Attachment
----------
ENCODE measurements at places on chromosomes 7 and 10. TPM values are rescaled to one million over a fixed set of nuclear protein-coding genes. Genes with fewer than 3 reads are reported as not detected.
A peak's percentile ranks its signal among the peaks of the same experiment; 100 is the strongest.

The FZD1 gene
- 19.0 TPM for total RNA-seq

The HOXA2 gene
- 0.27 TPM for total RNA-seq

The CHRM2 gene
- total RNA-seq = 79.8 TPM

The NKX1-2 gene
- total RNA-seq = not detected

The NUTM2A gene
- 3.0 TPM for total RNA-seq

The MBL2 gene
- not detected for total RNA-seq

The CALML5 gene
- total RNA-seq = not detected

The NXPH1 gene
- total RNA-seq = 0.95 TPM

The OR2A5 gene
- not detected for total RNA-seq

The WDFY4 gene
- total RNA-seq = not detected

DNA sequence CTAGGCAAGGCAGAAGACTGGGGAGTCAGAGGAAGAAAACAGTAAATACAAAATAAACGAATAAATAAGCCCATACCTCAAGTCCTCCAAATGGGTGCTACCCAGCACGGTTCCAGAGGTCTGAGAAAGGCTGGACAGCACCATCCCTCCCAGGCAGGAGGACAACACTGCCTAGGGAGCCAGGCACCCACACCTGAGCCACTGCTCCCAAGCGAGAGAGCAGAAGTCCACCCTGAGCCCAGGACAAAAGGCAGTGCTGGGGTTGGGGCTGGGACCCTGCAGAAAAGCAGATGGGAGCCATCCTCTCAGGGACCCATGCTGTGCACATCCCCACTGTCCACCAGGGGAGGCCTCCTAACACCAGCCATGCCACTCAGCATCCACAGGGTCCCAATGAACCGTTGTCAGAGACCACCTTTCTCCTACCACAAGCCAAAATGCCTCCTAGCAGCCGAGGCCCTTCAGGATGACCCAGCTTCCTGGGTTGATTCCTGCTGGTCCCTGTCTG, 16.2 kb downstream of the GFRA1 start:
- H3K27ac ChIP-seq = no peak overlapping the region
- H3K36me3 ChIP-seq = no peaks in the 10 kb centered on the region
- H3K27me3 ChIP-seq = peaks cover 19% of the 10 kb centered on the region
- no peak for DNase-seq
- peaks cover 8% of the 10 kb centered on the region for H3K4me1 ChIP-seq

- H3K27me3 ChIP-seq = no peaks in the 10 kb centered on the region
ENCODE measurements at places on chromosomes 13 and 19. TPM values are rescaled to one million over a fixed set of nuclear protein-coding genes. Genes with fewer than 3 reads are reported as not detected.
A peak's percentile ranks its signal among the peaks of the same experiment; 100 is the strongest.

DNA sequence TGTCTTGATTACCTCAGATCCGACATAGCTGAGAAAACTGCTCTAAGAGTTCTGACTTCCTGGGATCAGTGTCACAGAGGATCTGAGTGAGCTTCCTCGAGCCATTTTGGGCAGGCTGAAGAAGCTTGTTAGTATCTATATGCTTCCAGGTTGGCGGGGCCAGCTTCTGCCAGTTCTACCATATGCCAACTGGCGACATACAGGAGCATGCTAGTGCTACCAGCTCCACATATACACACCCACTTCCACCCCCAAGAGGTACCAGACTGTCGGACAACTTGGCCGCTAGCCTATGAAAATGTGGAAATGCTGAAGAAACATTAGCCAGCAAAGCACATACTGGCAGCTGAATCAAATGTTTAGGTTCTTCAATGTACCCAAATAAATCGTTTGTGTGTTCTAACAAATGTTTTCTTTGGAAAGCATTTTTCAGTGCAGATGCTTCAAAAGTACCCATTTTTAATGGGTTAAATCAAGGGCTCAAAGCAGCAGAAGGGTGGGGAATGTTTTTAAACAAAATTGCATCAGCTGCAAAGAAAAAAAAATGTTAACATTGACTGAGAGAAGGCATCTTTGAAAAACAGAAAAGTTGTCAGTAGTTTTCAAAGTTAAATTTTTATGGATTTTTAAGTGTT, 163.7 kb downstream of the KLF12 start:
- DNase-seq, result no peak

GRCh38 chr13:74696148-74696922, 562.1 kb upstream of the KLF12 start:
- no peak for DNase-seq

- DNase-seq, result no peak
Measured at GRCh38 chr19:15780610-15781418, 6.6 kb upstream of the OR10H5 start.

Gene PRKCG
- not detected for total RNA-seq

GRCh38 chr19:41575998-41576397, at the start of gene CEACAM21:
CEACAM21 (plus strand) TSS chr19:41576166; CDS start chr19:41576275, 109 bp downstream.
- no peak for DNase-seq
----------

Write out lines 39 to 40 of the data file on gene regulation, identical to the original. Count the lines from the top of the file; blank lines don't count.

- not detected for total RNA-seq

GRCh38 chr19:41575998-41576397, at the start of gene CEACAM21: